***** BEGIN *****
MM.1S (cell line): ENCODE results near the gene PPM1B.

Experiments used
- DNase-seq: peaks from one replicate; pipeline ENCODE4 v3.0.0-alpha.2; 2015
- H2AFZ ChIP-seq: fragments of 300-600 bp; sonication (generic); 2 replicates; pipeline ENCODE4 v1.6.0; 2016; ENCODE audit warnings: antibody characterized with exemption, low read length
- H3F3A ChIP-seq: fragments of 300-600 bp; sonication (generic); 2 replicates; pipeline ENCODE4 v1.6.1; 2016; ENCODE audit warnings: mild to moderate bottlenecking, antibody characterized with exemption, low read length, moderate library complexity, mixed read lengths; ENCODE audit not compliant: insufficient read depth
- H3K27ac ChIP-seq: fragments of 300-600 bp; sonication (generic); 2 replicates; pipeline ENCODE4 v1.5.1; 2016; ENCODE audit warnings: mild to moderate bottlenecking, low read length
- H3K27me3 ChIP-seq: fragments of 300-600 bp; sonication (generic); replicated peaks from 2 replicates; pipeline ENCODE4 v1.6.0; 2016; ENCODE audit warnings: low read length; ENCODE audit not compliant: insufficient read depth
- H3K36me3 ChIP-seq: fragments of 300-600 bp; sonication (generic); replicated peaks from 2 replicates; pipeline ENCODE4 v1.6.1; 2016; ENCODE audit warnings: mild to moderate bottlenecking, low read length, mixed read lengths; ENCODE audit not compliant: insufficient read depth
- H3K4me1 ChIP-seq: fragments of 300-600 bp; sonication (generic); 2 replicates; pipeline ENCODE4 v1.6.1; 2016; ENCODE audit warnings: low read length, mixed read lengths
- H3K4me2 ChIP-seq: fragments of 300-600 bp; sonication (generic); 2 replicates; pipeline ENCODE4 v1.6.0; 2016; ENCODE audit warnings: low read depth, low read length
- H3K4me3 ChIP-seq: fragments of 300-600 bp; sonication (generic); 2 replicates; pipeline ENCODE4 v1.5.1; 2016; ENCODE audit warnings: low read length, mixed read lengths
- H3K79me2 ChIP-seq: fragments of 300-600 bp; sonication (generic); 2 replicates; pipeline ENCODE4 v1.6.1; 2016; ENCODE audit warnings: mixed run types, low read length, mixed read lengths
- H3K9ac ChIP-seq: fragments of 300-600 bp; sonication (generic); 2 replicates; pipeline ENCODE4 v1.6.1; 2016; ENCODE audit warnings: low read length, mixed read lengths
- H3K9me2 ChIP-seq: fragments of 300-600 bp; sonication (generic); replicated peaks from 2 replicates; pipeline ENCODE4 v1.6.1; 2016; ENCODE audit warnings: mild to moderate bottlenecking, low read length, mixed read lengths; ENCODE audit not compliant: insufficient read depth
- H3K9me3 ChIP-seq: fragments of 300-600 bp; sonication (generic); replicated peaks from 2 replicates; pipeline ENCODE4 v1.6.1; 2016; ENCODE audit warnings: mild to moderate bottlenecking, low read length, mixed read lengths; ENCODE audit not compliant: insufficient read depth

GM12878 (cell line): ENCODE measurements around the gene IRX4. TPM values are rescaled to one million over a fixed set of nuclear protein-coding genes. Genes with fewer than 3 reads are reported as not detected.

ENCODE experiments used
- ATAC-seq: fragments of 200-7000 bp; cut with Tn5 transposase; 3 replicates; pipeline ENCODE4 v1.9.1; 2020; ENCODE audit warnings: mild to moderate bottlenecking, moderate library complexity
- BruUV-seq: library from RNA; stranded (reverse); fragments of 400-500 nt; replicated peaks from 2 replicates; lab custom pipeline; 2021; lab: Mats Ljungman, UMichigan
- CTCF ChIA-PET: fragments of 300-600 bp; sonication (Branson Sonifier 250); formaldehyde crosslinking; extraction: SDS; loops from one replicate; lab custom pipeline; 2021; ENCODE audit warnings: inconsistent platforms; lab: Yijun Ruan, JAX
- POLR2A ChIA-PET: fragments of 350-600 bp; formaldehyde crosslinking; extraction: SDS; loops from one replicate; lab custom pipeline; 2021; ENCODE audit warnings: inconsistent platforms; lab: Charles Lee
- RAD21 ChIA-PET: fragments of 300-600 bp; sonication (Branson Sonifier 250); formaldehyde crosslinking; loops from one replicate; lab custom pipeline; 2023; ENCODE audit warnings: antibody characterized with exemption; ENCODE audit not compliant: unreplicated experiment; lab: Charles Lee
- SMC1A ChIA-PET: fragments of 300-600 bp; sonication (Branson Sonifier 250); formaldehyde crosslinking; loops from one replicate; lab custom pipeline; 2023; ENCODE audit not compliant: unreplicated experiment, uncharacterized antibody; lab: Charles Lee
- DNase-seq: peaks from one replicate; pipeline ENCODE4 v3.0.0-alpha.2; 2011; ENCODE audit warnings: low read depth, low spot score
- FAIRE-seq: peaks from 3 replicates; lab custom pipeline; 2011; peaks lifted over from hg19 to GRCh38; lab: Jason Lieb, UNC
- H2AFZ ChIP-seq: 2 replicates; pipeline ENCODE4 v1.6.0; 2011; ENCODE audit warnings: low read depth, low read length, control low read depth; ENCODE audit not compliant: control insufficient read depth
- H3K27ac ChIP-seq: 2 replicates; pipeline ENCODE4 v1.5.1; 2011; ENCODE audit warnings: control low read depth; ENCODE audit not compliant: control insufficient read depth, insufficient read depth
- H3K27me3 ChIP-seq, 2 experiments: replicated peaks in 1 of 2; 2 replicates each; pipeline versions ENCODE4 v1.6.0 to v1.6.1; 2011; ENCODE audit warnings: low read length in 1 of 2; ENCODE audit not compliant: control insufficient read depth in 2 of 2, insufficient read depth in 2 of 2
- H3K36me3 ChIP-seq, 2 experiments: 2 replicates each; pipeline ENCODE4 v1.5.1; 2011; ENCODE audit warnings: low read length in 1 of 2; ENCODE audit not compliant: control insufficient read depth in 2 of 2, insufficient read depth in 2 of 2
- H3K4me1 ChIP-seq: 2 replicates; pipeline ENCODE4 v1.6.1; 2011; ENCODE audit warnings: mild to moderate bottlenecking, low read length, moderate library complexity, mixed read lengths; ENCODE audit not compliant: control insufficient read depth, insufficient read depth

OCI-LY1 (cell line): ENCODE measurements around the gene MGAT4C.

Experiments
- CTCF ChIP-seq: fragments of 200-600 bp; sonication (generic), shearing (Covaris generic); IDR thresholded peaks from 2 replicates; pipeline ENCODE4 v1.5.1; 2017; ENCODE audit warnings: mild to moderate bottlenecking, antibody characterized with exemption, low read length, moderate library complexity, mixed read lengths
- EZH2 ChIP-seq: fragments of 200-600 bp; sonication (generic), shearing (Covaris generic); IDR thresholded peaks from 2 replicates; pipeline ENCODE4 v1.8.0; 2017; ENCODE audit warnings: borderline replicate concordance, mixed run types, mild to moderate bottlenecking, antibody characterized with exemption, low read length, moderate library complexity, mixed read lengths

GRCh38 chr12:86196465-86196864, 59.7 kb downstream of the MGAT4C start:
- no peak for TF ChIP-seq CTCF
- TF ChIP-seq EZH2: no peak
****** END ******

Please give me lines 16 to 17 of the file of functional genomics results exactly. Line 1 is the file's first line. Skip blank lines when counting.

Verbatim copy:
GM12878 (cell line): ENCODE measurements around the gene IRX4. TPM values are rescaled to one million over a fixed set of nuclear protein-coding genes. Genes with fewer than 3 reads are reported as not detected.

ENCODE experiments used